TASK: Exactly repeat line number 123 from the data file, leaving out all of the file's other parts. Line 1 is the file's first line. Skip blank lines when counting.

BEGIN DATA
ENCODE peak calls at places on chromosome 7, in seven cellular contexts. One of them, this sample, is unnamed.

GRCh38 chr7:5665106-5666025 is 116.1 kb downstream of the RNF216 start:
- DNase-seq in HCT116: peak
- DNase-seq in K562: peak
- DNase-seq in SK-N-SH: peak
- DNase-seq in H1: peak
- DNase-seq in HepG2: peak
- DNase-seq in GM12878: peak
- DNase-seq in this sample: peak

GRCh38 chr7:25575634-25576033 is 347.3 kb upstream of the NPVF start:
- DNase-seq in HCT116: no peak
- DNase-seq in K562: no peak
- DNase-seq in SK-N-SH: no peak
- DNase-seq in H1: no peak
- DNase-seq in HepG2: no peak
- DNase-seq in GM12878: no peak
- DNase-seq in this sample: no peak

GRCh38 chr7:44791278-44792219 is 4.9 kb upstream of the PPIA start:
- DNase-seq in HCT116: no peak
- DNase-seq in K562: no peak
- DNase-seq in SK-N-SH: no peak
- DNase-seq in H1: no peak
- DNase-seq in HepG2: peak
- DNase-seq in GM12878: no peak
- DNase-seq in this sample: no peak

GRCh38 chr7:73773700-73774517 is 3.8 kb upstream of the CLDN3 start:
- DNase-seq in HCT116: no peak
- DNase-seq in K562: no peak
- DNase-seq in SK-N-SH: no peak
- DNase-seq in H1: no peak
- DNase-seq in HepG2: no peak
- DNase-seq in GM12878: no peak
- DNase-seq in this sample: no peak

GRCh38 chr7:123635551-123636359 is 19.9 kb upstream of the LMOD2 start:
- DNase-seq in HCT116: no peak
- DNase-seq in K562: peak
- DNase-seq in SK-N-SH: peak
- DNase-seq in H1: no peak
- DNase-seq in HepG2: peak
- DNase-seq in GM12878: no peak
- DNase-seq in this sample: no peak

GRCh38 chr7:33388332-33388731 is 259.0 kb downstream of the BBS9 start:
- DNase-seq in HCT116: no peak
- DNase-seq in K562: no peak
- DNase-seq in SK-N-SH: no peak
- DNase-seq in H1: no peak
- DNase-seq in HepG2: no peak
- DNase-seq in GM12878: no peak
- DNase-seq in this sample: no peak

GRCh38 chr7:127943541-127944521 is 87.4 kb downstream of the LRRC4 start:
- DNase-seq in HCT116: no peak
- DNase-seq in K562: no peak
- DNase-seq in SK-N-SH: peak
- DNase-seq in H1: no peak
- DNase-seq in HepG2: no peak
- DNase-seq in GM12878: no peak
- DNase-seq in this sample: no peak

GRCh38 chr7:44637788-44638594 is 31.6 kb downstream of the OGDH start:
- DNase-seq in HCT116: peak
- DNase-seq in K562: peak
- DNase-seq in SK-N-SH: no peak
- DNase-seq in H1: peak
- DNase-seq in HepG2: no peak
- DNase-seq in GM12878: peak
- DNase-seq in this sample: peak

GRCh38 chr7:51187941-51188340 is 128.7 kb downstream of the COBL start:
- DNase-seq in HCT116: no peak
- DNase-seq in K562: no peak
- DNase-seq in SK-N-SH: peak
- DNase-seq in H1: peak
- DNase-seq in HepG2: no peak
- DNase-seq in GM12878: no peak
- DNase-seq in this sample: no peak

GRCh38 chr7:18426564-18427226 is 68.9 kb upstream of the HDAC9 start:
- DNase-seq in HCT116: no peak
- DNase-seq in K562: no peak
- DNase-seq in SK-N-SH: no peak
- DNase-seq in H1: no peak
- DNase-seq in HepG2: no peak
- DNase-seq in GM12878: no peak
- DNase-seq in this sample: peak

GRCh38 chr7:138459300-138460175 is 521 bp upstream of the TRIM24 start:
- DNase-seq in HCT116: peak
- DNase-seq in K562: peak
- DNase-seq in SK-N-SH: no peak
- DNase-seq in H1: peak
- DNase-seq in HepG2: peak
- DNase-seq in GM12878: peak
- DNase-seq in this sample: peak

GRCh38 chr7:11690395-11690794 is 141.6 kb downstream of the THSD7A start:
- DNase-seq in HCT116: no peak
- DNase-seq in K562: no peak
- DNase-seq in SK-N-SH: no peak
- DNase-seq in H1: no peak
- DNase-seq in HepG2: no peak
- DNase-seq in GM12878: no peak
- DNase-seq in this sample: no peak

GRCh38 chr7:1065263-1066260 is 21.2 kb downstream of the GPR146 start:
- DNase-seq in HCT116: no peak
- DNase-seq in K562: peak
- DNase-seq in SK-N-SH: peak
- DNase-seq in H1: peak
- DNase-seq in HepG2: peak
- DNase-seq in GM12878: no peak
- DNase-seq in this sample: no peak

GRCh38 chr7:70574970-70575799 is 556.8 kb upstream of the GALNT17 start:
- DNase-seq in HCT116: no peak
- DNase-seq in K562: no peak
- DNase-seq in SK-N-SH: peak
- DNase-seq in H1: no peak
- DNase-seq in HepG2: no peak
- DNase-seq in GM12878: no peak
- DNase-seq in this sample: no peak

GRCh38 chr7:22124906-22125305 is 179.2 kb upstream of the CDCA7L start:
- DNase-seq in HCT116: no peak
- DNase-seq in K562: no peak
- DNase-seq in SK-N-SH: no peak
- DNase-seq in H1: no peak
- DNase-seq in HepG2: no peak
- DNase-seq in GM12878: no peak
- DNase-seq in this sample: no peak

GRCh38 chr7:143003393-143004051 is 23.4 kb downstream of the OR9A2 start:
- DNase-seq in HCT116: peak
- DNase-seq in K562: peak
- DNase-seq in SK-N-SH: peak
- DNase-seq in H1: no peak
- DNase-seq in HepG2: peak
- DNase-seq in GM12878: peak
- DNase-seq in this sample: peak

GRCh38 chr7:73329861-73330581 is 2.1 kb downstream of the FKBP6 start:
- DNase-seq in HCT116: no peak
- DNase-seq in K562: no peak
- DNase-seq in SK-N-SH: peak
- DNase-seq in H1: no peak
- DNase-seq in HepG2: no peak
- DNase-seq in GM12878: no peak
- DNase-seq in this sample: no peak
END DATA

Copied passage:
- DNase-seq in HCT116: peak